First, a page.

Cement is the most widely used engineered material on Earth, with over 7 trillion pounds produced globally each year. However, the manufacture of cement contributes more than 5% of total CO2 production, and efforts to reduce this require incorporation of alternative supplementary cementitious materials (ASCMs), such as limestone, clays, or zeolites. The challenge in using ASCMs is they significantly reduce the workability of the cement paste before it has set, making them much harder to use than ordinary Portland cement.

Following the addition of water, cement pastes behave as Bingham fluids, characterized by elastic behaviour up to a yield stress after which the material flows with a characteristic viscosity (toothpaste is a classic example). To improve the workability, a class of polymeric additives known as plasticizers or superplasticizers are used to reduce the yield stress. Lignosulfonates are a widely used class of plasticizer used to improve the workability of cement paste, which are derived from sulfite pulping. However, the leading admixtures for improving workability are poly(carboxylate ether) (PCE) comb copolymers. Our early results show that polymer-grafted lignin nanoparticles could offer performance that rivals PCE.

A standard measure of workability is slump spread measurements, which are simple but actually have a firm theoretical basis in connecting the results to the yield stress of the cement paste. In these tests, wider spreading of the cement paste after it is released from the form is associated with lower yield stresses, scaling as 1/R5 where R is the value for the slump spread.

Images of slump spread experiments using a water/cement ratio of 0.42.

In our first paper on applications in cement, kraft lignin grafted with polyacrylamide was prepared using controlled radical polymerization (RAFT) and compared with material having the same composition but prepared via free radical polymerization using lignin functionalized with glycidyl methacrylate (GM). Their effects on the workability of cement were compared against a commercial PCE superplasticizer as a function of concentration. The RAFT lignin product performed much better than the FRP product and was competitive with the commercial PCE at high concentrations and was still effective at 10x lower concentration. These results suggest that the dispersant characteristics of lignin can be significantly augmented through controlled polymer grafting.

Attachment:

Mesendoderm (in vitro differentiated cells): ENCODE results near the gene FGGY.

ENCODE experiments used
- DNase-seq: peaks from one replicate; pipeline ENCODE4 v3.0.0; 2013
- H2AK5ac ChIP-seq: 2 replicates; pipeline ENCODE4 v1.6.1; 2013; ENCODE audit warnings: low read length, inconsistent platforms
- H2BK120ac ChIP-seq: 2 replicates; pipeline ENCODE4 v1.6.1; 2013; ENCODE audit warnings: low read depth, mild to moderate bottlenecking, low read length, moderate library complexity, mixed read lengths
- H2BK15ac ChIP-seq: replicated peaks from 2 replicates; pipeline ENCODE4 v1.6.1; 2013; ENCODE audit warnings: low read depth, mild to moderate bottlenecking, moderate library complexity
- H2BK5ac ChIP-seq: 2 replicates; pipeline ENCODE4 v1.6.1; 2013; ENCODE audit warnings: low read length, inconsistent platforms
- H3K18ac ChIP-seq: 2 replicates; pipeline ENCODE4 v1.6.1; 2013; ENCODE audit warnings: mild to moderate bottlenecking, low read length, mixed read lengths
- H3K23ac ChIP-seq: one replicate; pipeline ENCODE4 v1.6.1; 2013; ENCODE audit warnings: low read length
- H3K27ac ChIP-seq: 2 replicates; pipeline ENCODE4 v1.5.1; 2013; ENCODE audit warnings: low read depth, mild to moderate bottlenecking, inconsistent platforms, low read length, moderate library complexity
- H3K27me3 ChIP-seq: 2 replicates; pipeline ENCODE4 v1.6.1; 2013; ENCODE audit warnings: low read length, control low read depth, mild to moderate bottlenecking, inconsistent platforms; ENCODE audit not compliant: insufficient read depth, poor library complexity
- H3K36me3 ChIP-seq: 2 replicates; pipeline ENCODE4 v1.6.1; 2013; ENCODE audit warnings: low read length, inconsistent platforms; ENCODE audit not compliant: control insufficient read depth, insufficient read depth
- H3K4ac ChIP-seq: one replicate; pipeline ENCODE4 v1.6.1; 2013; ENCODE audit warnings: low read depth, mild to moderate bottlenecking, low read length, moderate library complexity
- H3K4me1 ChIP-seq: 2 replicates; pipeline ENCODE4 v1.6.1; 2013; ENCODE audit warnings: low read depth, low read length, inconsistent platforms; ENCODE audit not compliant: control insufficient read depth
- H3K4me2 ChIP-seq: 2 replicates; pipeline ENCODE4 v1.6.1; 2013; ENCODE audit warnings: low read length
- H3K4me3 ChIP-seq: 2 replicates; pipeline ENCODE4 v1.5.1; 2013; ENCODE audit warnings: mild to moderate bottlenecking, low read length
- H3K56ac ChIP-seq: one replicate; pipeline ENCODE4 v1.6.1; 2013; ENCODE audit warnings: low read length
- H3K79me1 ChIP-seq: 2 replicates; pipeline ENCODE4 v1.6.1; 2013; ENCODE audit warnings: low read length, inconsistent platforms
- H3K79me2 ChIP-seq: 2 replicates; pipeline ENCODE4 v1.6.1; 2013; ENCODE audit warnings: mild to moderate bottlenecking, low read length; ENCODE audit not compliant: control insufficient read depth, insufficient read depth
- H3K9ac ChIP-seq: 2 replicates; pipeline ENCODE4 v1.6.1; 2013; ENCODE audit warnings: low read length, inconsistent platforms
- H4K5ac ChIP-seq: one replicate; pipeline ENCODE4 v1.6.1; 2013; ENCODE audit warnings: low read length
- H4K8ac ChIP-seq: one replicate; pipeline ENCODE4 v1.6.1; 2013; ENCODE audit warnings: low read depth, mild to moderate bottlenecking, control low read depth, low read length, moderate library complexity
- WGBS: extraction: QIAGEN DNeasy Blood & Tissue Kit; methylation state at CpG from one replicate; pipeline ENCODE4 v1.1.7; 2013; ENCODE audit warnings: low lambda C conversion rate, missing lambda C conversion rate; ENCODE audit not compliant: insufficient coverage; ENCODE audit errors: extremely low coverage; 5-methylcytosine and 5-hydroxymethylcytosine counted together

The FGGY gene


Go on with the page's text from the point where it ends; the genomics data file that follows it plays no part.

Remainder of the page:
Slump spread values for Portland cement paste as a function of superplasticizer concentration. Neat Portland cement (OPC) was compared with formulations containing kraft lignin grafted with polyacrylamide using controlled radical polymerization (RAFT) and free radical polymerization (FRP) as well as a commercial PCE. Higher slump spread values are associated with improved workability, and the RAFT product showed excellent performance at high concentration and sustained effects even at 10x lower concentration.

Improving the properties and reducing the environmental impact of cement are critical issues. It is also an excellent research area for training both science and engineering students in molecular engineering.


A fifty cent rheometer for yield stress measurement. N. Pashias, D. V. Boger, J. Summers and D. J. Glenister, J Rheol, 1996; 40: 1179–1189.

Innovation in use and research on cementitious material. K. L. Scrivener and R. J. Kirkpatrick. Cement and Concrete Research. 2008; 38: 128–136.

Molecular architecture requirements for polymer-grafted lignin superplasticizers. C. Gupta, M. J. Sverdlove, N. R. Washburn. Soft Matter. 2015; 11: 2691–2699.


Polymer grafting chemistries



Last updated: October 19, 2015